Apocalypse in Lilac, Capriccio

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Apocalypse in Lilac, Capriccio is a 1945 gouache painting by the Russian-born artist Marc Chagall. The 20-inch by 14-inch work was created by Chagall in response to the devastation brought by the Holocaust; its imagery consists of a crucified Jesus Christ screaming at a Nazi storm trooper while other acts of violence – another crucifixion, a man being hanged and an adult male stabbing a child – can be seen in the background while an inverted clock falls out of the sky.[1]

Chagall kept the painting in his personal collection. It was initially sold by the artist’s son in 1985 to a private collector in France. In October 2009, it was purchased by Ben Uri the London Jewish Museum of Art for US$43,000, despite estimates after the historical context correctly understood and researched by Ben Uri was released and recognised by the international community that it could be worth more than $1.5 million,[2] and was publicly displayed for the first time in January 2010.[3]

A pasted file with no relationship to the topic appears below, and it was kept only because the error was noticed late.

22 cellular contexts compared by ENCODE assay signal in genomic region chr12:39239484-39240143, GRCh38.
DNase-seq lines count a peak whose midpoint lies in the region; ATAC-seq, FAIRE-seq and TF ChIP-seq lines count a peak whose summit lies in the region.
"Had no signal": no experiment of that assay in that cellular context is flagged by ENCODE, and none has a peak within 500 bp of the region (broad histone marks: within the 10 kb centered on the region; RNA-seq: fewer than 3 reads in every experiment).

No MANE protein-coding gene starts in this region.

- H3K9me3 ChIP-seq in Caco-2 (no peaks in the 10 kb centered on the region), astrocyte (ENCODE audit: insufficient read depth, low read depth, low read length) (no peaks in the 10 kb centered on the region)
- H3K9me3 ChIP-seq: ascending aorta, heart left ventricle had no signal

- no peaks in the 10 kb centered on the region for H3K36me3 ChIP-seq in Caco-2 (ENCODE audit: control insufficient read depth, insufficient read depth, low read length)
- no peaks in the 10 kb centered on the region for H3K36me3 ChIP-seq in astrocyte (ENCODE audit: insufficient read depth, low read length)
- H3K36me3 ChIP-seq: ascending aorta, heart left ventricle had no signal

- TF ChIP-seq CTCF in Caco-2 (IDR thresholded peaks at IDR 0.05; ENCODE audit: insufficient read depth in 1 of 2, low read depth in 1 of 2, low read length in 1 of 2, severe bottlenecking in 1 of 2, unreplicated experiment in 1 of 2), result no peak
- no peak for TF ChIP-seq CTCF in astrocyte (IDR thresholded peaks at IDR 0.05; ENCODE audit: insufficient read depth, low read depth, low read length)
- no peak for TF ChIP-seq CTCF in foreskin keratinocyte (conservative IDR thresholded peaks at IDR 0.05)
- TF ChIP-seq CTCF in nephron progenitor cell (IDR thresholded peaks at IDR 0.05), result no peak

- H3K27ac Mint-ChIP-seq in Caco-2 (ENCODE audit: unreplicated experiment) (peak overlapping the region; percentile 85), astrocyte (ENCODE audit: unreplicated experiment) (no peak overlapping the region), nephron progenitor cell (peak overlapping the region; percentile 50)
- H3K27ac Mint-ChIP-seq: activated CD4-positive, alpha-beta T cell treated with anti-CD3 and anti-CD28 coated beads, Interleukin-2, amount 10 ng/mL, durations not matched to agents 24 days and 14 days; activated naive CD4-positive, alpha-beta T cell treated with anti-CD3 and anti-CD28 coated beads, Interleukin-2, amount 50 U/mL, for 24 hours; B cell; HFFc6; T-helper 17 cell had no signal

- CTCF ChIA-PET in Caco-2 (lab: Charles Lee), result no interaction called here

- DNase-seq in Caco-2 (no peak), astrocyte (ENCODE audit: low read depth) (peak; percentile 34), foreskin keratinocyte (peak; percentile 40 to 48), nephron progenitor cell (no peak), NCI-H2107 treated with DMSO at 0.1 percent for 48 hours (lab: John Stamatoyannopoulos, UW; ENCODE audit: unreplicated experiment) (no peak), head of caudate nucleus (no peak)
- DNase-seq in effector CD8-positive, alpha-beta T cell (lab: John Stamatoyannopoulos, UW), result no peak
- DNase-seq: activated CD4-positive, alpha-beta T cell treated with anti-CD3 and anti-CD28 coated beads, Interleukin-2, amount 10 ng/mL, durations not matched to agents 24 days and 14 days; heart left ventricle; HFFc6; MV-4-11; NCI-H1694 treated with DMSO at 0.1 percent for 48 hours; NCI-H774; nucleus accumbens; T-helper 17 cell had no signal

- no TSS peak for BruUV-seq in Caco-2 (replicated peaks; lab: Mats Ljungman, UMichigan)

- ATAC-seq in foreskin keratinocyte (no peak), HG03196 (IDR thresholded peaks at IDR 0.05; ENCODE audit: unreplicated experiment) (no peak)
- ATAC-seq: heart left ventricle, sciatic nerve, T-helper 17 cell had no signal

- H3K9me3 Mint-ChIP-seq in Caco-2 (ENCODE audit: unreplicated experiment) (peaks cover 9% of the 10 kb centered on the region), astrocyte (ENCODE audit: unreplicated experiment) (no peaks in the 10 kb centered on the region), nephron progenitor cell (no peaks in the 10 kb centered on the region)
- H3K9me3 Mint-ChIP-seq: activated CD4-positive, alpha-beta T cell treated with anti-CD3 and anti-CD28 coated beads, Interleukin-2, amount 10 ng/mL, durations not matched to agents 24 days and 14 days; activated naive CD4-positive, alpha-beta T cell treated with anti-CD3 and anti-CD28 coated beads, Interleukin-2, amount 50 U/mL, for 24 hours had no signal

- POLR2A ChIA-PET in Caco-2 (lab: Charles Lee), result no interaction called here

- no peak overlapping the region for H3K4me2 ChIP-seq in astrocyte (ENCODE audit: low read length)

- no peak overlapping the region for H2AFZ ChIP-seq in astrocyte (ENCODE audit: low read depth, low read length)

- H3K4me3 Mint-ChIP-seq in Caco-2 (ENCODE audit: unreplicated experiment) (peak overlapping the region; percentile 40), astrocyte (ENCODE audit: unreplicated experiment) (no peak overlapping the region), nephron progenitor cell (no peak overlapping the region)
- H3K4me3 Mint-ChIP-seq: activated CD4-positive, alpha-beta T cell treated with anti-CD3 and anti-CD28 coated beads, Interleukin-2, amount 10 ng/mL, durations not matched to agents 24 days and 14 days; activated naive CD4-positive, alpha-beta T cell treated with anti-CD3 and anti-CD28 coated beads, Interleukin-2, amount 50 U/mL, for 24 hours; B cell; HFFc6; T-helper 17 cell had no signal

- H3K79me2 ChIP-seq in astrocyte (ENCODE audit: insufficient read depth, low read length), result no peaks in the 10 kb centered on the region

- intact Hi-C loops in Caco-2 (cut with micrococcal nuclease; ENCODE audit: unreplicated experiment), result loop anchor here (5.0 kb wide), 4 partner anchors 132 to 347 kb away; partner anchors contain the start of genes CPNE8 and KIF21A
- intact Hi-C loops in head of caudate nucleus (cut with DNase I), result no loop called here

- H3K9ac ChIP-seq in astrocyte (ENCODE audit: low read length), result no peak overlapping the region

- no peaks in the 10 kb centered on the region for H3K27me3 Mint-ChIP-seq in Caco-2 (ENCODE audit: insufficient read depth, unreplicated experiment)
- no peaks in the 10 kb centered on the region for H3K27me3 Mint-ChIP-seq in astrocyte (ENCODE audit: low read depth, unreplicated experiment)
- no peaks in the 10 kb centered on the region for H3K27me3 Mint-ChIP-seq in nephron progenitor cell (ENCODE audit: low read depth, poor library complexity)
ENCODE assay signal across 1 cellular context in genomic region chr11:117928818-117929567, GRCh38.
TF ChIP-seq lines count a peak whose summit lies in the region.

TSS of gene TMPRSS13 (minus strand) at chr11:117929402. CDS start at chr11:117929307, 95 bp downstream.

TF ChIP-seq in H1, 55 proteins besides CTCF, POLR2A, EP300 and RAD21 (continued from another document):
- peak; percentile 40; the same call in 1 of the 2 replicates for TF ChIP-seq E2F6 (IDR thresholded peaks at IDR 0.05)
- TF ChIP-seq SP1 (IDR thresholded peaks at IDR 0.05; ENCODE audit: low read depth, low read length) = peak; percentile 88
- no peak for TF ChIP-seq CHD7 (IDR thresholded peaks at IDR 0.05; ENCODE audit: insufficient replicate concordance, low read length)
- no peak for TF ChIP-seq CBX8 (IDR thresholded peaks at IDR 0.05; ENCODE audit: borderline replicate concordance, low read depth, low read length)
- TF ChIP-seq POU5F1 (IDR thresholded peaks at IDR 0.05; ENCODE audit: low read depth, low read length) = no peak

References[edit]

  1. ^ Randy Kennedy (January 1, 2010). "Small Museum Captures a Rare Chagall". New York Times. Retrieved 2009-01-10. 
  2. ^ Rashid Razaq and Julia Kennard (January 4, 2010). "Apocalypse wow: how gallery got a bargain Chagall". London Evening Standard. 
  3. ^ "Small Jewish museum buys rare Chagall". Jewish Telegraphic Agency. January 4, 2010. Retrieved 2009-01-10. 

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